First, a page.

>Addressing All!

>Let’s admit it. Mail (or snail mail as the urban dictionary would say) has certainly taken a backseat and e-mail is the preferred mode of communication today. Thus said, how do we like people to address us? Say, singletomingle@gmail.com , or the oft-quoted example, hotmale@hotmail.com. While your name is widely known all over, you are the bloke with qualities made obvious in your email address when the sender writes to you. So, what are the ‘amusing’ email addresses in aid of?

Studofblr@yahoo.com. Yes, it takes a few moments to decipher it before we realize that we are addressing the stud of Bangalore! Quite likely that the owner of the address is indeed so, but forever? Wouldn’t it be amusing to visualize a very successful advocate with an email identity as legaleagle?. Or a psychiatrist with shrink2011, and a college student with slimshadydude?

There is indeed a fun element in email addresses that sound cool, but it’s a fact that they end up confusing people, especially when distributed en masse. First off, though they know it is you they are writing to, there’s every chance that they would go back to the address, just to make sure. Secondly, you have the problem of identity. If it is Kumar, a kumar in the email address would be easier to relate to, than a kumisindian or a 666_beast. If the intention is to publish our affiliations, there are scores of social media that would serve just the purpose. Finally, we don’t want to paint a picture of ourselves contrary to how we appear.

It is indeed a smarter option to just have our name as it is, for our email address. With over a billion users the world over, names are bound to be in use already, but we could certainly do with permutations and combinations. Say, a Jack could have his email identity as Jack1 or Jack_321, and still be the same guy everyone knows! Don’t these plain names give a sense of purpose in all communication?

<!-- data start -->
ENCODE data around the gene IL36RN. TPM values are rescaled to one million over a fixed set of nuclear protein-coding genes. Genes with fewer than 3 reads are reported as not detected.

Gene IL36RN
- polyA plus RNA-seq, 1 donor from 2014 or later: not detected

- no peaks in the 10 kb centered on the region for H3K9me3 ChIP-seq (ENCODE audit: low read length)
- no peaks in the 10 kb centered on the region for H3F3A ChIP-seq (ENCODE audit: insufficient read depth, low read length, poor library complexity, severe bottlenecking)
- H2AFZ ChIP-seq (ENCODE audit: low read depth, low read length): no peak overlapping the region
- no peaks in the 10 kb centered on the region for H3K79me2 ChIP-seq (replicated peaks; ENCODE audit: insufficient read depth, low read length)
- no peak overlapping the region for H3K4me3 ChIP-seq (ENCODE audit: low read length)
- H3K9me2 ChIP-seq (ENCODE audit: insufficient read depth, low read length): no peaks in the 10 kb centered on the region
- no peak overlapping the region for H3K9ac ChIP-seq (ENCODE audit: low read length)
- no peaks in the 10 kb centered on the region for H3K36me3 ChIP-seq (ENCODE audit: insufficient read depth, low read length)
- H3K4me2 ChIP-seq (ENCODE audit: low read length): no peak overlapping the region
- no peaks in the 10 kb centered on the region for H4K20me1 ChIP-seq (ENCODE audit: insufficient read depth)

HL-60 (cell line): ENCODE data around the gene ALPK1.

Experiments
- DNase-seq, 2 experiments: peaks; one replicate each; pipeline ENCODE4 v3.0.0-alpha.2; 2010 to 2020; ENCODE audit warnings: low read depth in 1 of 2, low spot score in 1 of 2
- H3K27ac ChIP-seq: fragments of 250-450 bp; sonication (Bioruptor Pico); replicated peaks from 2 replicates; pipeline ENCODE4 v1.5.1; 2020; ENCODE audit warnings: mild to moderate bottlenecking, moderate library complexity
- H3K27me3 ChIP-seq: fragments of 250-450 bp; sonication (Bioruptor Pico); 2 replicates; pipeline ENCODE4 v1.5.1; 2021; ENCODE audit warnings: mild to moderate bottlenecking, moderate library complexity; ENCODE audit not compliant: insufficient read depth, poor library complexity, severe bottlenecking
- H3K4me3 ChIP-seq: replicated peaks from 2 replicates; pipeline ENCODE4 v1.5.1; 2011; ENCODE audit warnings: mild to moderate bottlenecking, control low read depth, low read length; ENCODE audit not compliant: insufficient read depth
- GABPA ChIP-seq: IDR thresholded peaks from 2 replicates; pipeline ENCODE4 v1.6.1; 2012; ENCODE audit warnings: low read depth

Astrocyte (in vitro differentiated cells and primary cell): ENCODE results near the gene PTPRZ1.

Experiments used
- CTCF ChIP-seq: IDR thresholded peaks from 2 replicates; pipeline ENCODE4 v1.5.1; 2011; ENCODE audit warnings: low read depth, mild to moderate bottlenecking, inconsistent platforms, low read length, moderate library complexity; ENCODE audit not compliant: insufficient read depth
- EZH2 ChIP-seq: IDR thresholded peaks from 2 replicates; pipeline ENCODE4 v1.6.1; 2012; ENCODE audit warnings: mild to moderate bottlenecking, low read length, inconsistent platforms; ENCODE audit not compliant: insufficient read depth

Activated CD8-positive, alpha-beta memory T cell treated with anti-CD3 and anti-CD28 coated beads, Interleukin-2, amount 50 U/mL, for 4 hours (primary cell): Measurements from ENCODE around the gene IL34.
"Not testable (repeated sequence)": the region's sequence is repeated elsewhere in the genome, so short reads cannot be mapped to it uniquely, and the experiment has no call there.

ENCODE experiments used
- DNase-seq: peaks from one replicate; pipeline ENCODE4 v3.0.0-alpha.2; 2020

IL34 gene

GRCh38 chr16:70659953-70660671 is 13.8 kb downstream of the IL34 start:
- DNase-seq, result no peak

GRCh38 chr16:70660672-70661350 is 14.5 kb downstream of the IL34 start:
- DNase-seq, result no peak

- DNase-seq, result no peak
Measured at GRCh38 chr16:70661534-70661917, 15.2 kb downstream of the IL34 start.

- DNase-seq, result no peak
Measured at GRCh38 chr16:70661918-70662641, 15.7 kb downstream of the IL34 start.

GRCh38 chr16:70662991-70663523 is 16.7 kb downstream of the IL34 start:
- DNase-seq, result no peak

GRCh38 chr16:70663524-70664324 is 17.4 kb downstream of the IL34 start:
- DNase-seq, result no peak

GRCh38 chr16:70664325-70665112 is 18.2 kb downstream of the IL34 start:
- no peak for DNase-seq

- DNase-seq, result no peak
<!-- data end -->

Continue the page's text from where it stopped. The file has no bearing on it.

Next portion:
2 thoughts on “>Addressing All!

  1. >Its an interesting article. However i don't completely agree that an email address should correspond to the name of the recepient. There is difference between an email and mail. E-mail being an electronic mail should have an accurate domain address to reach the recepient as that particular a/c is operated by a single person irrespective of what his name reads. Mentioning Jack1, Jack2 or Jack3 can also be confusing unless his surname is mentioned. But in case of a mail, the name of the recepient is important else the mail may be undelivered or may reach a wrong person in case the addressee doesn't reside there.

  2. >People would have started having 'amusing' email addresses when they are in college (or atleast at a young age). Thats when they typically use the nicknames given by friends or their own images of themselves as their email addresses. Example, I had a friend whose name was Manjunath and who moved around with his email address "kolimanja@yahoo.com" for a good few months in his first job. But, I guess they start to realize that these email addresses do seem weird and so move to something more representative of their name.

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